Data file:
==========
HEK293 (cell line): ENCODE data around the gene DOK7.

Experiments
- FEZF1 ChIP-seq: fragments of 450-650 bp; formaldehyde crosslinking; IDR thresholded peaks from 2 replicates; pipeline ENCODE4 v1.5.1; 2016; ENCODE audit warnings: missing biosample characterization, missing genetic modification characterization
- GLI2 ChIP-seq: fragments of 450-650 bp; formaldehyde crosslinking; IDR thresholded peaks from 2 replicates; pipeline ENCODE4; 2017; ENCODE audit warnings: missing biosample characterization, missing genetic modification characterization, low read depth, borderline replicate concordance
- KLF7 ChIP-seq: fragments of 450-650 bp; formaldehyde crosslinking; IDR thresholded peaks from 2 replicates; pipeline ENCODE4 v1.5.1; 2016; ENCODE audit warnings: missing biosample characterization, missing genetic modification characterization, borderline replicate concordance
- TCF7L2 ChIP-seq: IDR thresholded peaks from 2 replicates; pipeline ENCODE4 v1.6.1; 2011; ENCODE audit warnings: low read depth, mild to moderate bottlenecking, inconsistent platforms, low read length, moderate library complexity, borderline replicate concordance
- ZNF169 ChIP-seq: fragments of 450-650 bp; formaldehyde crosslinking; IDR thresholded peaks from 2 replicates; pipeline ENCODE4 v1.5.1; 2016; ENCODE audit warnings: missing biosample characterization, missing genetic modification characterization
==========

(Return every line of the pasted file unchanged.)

HEK293 (cell line): ENCODE data around the gene DOK7.

Experiments
- FEZF1 ChIP-seq: fragments of 450-650 bp; formaldehyde crosslinking; IDR thresholded peaks from 2 replicates; pipeline ENCODE4 v1.5.1; 2016; ENCODE audit warnings: missing biosample characterization, missing genetic modification characterization
- GLI2 ChIP-seq: fragments of 450-650 bp; formaldehyde crosslinking; IDR thresholded peaks from 2 replicates; pipeline ENCODE4; 2017; ENCODE audit warnings: missing biosample characterization, missing genetic modification characterization, low read depth, borderline replicate concordance
- KLF7 ChIP-seq: fragments of 450-650 bp; formaldehyde crosslinking; IDR thresholded peaks from 2 replicates; pipeline ENCODE4 v1.5.1; 2016; ENCODE audit warnings: missing biosample characterization, missing genetic modification characterization, borderline replicate concordance
- TCF7L2 ChIP-seq: IDR thresholded peaks from 2 replicates; pipeline ENCODE4 v1.6.1; 2011; ENCODE audit warnings: low read depth, mild to moderate bottlenecking, inconsistent platforms, low read length, moderate library complexity, borderline replicate concordance
- ZNF169 ChIP-seq: fragments of 450-650 bp; formaldehyde crosslinking; IDR thresholded peaks from 2 replicates; pipeline ENCODE4 v1.5.1; 2016; ENCODE audit warnings: missing biosample characterization, missing genetic modification characterization